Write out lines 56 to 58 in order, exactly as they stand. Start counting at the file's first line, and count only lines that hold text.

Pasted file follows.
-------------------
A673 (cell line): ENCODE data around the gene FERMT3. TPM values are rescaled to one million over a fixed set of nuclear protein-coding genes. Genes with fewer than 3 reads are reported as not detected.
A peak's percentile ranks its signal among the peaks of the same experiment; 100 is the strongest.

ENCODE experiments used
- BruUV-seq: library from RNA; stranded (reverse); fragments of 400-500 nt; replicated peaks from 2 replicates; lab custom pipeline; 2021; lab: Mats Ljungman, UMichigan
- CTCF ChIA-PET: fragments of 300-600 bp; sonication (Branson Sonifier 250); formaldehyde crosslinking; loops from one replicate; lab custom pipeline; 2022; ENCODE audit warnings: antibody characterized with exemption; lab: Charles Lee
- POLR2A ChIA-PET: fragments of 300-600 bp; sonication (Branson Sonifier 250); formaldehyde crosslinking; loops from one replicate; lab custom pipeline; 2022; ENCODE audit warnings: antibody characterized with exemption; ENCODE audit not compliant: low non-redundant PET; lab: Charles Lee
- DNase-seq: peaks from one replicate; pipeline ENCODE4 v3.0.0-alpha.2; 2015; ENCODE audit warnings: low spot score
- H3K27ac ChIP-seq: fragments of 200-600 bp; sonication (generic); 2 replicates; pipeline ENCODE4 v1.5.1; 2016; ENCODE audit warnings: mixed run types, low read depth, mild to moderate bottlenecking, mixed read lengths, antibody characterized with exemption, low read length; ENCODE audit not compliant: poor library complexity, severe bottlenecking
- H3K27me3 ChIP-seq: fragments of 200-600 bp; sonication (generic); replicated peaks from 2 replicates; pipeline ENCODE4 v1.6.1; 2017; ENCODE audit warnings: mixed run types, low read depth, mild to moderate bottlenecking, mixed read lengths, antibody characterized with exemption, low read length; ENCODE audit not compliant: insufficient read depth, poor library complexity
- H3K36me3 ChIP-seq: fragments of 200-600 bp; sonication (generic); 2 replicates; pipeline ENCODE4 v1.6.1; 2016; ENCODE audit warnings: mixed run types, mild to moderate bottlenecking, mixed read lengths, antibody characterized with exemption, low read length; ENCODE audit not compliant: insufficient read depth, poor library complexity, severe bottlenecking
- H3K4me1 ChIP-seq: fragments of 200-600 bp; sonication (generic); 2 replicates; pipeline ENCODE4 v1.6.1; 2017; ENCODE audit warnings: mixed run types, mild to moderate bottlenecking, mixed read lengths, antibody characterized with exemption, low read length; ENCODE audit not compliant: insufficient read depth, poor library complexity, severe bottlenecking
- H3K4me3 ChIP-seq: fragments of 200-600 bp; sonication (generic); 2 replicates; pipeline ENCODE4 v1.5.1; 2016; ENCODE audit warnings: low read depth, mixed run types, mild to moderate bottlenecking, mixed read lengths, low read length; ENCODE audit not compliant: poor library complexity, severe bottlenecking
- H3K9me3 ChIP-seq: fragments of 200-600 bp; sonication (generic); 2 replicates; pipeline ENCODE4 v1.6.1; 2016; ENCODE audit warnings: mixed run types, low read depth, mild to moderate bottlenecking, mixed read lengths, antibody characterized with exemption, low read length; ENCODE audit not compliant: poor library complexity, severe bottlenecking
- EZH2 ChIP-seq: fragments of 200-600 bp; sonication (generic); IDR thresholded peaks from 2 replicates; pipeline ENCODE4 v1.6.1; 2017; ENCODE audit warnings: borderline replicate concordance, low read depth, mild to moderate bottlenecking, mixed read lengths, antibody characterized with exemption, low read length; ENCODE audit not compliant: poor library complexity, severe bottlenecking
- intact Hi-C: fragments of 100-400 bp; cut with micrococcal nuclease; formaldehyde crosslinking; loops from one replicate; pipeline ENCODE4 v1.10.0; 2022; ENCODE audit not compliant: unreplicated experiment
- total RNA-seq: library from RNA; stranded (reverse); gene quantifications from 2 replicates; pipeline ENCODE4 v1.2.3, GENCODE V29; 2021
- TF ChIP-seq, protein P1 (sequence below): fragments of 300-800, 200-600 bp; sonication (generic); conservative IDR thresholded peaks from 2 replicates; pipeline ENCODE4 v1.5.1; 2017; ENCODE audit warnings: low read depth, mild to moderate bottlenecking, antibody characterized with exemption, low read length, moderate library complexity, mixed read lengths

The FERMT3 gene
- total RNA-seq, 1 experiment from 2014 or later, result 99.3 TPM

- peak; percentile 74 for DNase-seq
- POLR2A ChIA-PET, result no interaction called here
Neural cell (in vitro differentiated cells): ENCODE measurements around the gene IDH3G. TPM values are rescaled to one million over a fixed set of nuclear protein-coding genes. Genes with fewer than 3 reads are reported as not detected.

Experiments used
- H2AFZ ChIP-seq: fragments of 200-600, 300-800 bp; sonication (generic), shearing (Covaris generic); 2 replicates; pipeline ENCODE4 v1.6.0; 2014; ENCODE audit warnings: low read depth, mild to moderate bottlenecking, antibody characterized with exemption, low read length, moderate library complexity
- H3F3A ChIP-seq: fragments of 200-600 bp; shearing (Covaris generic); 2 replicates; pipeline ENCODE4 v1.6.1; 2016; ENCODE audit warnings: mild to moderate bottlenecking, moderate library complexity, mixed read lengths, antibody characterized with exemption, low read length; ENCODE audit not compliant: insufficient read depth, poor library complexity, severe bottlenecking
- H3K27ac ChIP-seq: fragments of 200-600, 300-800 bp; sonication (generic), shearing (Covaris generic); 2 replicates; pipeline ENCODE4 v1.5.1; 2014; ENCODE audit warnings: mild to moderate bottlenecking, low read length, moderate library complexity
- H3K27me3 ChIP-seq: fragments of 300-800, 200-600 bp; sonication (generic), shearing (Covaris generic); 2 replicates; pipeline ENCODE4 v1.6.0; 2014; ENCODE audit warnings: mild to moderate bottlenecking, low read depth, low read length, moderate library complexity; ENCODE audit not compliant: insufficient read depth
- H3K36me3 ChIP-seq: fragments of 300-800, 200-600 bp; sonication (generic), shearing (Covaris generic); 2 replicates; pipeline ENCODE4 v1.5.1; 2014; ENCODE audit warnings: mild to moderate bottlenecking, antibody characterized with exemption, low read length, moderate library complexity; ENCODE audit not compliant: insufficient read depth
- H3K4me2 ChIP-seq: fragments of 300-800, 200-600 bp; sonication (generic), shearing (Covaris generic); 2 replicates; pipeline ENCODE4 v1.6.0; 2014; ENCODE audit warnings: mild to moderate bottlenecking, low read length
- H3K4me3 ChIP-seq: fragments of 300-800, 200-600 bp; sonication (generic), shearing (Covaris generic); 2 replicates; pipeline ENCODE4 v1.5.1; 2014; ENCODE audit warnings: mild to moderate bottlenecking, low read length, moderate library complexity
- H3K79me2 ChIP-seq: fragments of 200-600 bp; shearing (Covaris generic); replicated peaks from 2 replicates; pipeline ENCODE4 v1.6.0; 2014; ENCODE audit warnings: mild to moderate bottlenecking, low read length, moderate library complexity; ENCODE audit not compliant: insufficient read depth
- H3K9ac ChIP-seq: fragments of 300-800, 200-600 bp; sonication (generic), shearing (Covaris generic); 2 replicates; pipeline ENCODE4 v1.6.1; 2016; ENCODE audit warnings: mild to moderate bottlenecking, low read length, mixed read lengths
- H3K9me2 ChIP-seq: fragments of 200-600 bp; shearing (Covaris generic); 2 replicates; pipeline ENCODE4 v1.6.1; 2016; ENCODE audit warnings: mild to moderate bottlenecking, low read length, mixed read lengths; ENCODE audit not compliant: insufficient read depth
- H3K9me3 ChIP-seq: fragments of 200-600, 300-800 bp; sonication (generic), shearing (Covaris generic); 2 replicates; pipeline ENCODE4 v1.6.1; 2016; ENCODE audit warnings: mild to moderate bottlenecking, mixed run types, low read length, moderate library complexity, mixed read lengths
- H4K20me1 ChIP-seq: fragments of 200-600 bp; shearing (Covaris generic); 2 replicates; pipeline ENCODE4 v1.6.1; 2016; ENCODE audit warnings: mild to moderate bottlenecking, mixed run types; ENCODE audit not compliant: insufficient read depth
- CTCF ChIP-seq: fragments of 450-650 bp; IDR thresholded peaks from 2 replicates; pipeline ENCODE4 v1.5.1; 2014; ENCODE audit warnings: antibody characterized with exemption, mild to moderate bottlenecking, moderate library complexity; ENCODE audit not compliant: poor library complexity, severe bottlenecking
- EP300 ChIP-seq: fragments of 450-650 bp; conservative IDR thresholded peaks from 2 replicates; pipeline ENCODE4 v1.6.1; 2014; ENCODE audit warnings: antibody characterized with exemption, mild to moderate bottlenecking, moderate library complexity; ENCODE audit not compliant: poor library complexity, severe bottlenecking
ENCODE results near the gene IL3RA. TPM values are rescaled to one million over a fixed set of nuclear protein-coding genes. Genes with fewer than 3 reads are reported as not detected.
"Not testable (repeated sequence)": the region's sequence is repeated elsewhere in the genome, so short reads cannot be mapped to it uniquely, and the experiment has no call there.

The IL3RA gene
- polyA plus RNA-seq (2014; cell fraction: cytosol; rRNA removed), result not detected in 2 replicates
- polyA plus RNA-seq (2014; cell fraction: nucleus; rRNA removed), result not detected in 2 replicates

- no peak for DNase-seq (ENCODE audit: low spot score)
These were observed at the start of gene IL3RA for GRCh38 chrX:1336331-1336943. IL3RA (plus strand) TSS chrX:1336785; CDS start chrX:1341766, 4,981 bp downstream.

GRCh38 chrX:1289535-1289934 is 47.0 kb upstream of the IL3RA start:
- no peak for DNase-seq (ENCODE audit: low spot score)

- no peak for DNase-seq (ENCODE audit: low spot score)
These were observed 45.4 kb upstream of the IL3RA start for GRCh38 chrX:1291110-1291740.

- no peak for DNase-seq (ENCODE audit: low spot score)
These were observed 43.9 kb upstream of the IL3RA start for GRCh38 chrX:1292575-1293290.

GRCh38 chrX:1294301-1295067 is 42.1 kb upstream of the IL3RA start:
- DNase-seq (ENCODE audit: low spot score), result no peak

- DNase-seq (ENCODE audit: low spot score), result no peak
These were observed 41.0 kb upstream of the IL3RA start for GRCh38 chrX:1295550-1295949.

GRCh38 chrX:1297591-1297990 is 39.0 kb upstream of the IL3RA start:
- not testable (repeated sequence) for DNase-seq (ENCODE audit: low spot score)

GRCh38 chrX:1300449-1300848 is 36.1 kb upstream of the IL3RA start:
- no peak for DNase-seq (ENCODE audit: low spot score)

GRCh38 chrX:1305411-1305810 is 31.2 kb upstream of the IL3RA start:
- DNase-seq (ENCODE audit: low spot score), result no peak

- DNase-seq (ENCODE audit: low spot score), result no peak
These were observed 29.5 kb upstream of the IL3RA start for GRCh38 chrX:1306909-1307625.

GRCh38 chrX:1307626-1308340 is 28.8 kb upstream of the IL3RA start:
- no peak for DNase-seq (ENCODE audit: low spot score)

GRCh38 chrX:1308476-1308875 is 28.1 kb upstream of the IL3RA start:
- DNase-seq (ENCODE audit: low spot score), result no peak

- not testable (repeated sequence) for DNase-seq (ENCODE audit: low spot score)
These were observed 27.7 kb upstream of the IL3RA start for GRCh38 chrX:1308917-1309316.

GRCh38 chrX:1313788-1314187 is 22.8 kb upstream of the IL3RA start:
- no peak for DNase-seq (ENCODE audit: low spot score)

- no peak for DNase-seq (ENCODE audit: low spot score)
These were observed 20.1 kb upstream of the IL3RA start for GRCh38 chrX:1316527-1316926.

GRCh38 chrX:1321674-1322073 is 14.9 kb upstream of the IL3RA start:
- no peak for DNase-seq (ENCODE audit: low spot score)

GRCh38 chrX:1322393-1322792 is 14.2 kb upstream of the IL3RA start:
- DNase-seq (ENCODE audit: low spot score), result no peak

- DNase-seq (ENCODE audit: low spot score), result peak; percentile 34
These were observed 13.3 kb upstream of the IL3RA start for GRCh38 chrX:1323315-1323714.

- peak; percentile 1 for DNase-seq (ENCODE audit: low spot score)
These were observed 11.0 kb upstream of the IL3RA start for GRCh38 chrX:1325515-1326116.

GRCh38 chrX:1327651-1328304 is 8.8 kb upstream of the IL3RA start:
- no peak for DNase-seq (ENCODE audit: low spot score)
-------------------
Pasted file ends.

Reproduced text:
- not testable (repeated sequence) for DNase-seq (ENCODE audit: low spot score)

GRCh38 chrX:1300449-1300848 is 36.1 kb upstream of the IL3RA start:
- no peak for DNase-seq (ENCODE audit: low spot score)